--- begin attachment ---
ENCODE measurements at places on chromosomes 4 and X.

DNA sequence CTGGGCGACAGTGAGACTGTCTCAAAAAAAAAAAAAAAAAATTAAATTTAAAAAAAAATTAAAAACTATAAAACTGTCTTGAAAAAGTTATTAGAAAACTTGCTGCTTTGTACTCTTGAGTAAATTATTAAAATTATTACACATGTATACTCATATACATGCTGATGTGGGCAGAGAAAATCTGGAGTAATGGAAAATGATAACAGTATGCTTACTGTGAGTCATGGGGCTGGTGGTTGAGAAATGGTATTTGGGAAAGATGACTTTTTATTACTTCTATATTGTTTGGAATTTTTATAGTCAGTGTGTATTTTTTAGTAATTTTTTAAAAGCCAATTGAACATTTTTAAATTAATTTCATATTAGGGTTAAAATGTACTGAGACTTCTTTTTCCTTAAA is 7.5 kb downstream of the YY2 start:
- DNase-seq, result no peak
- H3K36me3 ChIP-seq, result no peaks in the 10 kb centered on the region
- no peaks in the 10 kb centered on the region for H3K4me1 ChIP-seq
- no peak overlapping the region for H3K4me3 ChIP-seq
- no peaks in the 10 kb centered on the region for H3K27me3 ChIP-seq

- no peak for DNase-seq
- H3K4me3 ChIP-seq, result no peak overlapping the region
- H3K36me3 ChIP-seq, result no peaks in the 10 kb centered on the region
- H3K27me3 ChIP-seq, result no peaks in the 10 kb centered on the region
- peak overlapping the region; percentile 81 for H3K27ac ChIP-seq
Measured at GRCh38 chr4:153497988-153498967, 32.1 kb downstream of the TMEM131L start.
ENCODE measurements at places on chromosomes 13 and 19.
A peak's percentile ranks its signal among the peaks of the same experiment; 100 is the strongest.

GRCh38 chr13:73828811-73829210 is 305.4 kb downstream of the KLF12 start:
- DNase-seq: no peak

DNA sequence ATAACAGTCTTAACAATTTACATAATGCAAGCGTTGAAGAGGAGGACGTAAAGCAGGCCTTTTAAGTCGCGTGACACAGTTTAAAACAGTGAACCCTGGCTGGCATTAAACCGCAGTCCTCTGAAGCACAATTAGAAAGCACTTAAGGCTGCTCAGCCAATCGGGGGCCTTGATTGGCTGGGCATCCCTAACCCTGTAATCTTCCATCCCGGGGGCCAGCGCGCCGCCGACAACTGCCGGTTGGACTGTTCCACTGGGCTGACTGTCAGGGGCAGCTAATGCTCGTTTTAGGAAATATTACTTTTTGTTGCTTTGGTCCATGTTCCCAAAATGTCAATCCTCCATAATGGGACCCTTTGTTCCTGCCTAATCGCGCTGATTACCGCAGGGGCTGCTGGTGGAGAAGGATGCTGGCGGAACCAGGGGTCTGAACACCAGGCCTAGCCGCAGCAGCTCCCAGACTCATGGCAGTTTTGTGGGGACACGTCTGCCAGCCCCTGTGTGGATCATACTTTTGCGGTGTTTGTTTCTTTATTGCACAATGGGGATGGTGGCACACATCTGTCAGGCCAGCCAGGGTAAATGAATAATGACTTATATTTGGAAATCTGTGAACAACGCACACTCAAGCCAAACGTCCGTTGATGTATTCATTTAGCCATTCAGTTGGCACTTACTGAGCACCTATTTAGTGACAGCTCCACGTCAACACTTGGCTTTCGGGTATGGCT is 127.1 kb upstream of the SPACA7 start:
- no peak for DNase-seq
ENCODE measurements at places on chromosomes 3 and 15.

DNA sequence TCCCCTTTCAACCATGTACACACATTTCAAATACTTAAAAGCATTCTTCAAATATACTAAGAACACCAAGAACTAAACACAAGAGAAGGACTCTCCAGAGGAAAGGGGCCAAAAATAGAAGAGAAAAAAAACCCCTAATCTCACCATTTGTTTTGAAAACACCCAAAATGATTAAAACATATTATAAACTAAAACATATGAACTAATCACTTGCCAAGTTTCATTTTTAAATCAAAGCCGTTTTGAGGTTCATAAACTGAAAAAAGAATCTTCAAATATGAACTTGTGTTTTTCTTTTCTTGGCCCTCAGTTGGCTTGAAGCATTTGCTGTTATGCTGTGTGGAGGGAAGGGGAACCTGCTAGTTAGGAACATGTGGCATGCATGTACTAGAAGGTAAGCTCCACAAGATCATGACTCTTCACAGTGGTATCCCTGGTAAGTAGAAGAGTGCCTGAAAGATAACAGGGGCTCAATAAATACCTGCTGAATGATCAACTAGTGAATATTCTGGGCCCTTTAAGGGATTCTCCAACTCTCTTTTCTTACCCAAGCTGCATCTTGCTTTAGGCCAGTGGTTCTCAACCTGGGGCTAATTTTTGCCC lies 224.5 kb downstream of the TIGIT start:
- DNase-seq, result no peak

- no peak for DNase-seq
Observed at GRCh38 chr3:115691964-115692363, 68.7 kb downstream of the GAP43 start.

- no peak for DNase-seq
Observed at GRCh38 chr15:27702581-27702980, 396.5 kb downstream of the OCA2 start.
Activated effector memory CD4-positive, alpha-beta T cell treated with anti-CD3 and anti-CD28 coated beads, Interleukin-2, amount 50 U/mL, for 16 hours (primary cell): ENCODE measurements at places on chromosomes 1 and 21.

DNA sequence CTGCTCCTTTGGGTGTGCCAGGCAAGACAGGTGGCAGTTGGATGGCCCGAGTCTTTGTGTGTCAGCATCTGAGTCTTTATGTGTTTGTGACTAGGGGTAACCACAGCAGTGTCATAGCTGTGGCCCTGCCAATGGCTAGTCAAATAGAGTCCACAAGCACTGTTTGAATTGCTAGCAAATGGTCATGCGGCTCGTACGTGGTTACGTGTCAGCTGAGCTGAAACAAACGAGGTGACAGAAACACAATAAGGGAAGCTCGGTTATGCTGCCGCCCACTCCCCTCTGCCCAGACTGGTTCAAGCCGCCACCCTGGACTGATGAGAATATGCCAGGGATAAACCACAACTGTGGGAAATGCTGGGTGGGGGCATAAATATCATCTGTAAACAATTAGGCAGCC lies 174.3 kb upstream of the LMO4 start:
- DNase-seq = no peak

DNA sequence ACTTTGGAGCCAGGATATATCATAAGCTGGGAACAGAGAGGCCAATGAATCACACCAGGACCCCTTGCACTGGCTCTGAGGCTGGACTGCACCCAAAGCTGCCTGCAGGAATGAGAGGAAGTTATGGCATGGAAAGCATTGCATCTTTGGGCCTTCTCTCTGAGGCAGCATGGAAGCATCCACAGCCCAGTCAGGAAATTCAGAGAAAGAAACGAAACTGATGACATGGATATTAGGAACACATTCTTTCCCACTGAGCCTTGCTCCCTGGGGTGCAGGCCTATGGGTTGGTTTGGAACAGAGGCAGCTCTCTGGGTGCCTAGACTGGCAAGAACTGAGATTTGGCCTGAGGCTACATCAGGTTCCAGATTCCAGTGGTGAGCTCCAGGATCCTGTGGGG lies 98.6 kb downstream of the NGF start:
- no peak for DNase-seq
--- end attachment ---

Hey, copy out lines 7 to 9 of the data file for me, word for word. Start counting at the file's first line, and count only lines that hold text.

- no peaks in the 10 kb centered on the region for H3K27me3 ChIP-seq

- no peak for DNase-seq
- H3K4me3 ChIP-seq, result no peak overlapping the region